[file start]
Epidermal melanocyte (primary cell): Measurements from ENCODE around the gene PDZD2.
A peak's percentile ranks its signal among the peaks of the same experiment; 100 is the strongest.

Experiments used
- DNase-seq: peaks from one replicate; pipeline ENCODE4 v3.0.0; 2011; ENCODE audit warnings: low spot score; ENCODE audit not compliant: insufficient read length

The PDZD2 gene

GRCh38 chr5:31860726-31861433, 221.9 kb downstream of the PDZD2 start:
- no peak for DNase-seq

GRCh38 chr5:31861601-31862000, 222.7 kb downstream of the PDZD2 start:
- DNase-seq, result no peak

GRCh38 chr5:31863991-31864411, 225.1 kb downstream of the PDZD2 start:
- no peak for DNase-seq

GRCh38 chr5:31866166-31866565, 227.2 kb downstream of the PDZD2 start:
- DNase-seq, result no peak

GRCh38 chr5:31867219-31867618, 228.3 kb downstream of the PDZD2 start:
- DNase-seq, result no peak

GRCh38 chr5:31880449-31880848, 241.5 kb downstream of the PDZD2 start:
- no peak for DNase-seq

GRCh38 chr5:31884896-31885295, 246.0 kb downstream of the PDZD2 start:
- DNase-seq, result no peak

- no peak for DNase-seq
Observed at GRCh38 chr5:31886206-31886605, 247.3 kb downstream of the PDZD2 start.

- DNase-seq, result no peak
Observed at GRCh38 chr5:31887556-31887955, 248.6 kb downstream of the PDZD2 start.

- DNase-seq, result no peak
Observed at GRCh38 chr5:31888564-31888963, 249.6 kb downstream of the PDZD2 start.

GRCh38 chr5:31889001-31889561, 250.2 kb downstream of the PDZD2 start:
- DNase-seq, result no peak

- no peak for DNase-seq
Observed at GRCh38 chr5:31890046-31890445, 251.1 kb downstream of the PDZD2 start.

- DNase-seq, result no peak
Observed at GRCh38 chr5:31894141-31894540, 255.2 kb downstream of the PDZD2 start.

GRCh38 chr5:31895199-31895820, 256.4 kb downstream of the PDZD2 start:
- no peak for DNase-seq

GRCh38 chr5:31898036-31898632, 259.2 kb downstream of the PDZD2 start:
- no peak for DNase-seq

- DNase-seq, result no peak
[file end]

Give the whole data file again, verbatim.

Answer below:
Epidermal melanocyte (primary cell): Measurements from ENCODE around the gene PDZD2.
A peak's percentile ranks its signal among the peaks of the same experiment; 100 is the strongest.

Experiments used
- DNase-seq: peaks from one replicate; pipeline ENCODE4 v3.0.0; 2011; ENCODE audit warnings: low spot score; ENCODE audit not compliant: insufficient read length

The PDZD2 gene

GRCh38 chr5:31860726-31861433, 221.9 kb downstream of the PDZD2 start:
- no peak for DNase-seq

GRCh38 chr5:31861601-31862000, 222.7 kb downstream of the PDZD2 start:
- DNase-seq, result no peak

GRCh38 chr5:31863991-31864411, 225.1 kb downstream of the PDZD2 start:
- no peak for DNase-seq

GRCh38 chr5:31866166-31866565, 227.2 kb downstream of the PDZD2 start:
- DNase-seq, result no peak

GRCh38 chr5:31867219-31867618, 228.3 kb downstream of the PDZD2 start:
- DNase-seq, result no peak

GRCh38 chr5:31880449-31880848, 241.5 kb downstream of the PDZD2 start:
- no peak for DNase-seq

GRCh38 chr5:31884896-31885295, 246.0 kb downstream of the PDZD2 start:
- DNase-seq, result no peak

- no peak for DNase-seq
Observed at GRCh38 chr5:31886206-31886605, 247.3 kb downstream of the PDZD2 start.

- DNase-seq, result no peak
Observed at GRCh38 chr5:31887556-31887955, 248.6 kb downstream of the PDZD2 start.

- DNase-seq, result no peak
Observed at GRCh38 chr5:31888564-31888963, 249.6 kb downstream of the PDZD2 start.

GRCh38 chr5:31889001-31889561, 250.2 kb downstream of the PDZD2 start:
- DNase-seq, result no peak

- no peak for DNase-seq
Observed at GRCh38 chr5:31890046-31890445, 251.1 kb downstream of the PDZD2 start.

- DNase-seq, result no peak
Observed at GRCh38 chr5:31894141-31894540, 255.2 kb downstream of the PDZD2 start.

GRCh38 chr5:31895199-31895820, 256.4 kb downstream of the PDZD2 start:
- no peak for DNase-seq

GRCh38 chr5:31898036-31898632, 259.2 kb downstream of the PDZD2 start:
- no peak for DNase-seq

- DNase-seq, result no peak